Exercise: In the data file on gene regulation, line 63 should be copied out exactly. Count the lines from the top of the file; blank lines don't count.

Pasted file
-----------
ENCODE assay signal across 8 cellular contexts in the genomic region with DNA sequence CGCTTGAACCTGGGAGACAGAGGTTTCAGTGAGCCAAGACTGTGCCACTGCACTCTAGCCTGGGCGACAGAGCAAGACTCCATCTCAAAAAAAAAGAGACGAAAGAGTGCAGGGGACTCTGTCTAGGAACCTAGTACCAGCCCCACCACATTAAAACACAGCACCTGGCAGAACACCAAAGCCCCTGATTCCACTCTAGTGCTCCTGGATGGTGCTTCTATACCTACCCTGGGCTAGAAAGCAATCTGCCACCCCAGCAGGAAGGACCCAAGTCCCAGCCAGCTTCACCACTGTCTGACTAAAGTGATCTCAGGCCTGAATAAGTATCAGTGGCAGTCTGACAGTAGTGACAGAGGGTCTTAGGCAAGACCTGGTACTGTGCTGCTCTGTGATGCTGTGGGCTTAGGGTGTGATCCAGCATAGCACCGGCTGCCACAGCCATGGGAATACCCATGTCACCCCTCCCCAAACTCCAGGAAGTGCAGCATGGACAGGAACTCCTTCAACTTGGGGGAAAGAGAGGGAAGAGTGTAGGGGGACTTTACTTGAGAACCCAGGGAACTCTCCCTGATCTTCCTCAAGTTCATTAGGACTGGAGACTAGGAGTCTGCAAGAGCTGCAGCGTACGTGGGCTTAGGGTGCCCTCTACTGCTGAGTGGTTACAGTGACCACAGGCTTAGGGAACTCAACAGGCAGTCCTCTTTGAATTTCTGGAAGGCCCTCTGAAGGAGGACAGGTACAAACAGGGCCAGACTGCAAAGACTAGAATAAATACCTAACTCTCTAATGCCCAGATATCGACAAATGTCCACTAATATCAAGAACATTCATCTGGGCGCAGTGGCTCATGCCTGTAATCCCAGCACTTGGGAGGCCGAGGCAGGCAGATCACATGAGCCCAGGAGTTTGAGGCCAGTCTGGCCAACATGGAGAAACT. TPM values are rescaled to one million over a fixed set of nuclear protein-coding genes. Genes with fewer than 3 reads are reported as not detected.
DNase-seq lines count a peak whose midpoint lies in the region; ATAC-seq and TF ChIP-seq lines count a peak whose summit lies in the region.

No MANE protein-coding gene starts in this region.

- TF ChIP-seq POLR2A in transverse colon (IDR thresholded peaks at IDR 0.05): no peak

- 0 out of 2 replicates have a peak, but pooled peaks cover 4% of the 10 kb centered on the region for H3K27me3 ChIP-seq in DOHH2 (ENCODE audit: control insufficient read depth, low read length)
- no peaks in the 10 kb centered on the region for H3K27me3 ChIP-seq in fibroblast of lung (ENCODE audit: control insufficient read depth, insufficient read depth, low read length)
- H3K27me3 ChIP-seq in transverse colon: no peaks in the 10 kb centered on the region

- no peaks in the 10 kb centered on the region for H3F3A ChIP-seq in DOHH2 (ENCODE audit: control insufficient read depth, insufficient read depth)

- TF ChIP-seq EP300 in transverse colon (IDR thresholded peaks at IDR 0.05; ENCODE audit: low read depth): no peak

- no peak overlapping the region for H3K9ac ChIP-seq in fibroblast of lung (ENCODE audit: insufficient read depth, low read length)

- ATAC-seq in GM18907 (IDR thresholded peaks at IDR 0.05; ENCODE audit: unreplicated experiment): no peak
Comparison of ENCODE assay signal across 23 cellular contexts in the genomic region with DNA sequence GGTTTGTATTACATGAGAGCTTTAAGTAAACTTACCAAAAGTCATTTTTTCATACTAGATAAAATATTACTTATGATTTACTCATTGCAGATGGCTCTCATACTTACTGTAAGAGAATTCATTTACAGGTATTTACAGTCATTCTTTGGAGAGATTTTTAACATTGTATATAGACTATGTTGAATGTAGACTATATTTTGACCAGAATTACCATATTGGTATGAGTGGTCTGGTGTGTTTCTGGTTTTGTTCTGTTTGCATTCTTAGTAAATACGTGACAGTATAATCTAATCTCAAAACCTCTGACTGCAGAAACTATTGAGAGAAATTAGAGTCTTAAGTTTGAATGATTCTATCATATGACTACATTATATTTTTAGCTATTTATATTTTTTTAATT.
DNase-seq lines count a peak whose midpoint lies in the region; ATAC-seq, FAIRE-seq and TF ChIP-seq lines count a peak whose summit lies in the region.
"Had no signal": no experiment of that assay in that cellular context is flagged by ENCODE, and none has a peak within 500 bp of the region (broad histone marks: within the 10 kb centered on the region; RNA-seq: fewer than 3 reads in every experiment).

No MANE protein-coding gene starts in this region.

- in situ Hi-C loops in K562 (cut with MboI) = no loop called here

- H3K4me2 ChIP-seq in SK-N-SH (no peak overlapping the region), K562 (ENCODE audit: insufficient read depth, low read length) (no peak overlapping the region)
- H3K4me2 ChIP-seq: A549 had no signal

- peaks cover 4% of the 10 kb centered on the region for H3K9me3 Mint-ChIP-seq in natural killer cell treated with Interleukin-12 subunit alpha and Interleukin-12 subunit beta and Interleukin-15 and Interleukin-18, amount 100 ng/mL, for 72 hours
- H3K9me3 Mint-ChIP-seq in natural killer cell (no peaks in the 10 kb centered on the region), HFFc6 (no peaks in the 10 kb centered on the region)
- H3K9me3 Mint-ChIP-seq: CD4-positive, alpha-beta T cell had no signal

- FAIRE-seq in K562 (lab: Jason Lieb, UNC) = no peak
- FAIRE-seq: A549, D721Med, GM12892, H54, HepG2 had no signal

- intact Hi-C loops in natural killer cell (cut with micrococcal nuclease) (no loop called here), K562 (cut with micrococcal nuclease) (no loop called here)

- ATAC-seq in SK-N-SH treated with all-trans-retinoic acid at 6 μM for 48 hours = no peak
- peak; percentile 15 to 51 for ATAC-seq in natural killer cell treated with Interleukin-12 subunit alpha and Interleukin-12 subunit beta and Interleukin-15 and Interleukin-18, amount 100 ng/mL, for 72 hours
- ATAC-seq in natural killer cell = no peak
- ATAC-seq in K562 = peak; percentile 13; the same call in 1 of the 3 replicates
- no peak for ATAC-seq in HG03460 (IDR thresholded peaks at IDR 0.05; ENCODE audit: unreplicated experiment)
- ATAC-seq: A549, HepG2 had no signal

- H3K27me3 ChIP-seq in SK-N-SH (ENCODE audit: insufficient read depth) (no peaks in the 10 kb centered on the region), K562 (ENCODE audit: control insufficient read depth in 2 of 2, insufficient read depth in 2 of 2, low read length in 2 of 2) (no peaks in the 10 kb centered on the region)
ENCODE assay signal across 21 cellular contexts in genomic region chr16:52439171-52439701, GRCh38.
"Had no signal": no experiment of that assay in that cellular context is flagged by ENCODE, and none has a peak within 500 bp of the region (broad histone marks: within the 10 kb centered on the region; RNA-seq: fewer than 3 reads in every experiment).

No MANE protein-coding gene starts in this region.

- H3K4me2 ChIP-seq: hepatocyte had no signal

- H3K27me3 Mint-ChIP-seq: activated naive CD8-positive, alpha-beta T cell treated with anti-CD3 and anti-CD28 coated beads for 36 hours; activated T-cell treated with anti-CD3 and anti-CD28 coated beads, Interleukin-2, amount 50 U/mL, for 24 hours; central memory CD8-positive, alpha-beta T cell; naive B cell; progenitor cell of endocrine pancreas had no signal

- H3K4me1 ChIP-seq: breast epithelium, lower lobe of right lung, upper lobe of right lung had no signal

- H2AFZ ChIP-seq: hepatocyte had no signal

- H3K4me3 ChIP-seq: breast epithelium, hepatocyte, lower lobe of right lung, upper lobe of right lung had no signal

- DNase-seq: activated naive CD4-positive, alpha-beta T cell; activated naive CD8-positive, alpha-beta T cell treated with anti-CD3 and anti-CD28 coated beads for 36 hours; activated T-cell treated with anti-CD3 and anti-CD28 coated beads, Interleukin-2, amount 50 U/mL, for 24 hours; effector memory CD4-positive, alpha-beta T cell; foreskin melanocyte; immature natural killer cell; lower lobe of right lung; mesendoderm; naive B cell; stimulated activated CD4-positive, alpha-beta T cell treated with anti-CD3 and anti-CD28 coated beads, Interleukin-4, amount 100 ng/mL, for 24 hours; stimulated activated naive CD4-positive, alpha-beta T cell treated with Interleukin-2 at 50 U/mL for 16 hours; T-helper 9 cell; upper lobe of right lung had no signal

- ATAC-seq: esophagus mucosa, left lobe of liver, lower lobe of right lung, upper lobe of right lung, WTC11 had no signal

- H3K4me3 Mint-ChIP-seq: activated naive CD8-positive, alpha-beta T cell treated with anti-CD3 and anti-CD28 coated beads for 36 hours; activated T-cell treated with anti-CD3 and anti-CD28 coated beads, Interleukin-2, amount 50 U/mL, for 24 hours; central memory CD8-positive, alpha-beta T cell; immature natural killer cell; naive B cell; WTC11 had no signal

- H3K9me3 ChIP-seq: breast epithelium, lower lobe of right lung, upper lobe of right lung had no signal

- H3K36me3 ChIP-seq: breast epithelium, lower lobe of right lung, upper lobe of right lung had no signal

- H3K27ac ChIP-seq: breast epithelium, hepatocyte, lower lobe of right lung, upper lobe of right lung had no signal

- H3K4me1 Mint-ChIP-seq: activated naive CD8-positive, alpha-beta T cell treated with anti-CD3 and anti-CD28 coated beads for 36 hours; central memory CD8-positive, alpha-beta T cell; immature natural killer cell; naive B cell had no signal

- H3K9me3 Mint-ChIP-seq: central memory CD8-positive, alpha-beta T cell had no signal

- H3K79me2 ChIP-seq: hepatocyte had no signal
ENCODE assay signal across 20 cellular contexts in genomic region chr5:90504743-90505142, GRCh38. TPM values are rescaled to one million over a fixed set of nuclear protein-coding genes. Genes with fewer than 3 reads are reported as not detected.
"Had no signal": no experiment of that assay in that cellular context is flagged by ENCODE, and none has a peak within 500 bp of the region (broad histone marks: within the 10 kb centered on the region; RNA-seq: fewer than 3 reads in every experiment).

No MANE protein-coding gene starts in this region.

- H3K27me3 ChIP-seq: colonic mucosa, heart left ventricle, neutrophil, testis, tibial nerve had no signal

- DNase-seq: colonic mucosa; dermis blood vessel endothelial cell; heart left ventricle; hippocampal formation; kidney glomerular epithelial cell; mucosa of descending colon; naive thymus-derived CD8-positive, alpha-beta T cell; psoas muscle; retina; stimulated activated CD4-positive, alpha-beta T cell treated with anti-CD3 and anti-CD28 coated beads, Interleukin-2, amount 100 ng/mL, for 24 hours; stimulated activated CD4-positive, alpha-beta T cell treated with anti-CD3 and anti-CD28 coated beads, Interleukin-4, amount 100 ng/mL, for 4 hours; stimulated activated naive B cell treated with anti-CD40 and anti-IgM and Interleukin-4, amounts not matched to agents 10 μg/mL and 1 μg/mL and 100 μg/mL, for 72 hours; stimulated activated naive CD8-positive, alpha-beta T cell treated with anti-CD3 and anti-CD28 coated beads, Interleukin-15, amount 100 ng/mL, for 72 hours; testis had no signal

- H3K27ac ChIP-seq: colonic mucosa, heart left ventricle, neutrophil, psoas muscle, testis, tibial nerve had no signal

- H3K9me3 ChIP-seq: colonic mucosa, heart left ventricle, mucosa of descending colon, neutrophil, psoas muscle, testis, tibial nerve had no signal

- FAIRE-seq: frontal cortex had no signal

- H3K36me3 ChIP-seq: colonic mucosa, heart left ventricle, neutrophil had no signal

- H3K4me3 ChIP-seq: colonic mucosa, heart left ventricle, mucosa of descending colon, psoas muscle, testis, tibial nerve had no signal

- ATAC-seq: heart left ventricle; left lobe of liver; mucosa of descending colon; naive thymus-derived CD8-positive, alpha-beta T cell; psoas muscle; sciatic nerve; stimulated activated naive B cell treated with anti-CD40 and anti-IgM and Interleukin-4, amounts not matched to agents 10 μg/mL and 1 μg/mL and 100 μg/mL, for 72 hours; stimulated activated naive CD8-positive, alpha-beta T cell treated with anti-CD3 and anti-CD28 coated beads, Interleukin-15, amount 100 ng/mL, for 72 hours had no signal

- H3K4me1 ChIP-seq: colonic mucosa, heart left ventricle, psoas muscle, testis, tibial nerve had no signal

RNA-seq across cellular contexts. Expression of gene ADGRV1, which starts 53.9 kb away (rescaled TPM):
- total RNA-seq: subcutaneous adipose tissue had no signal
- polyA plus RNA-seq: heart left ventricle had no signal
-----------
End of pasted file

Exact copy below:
- polyA plus RNA-seq: heart left ventricle had no signal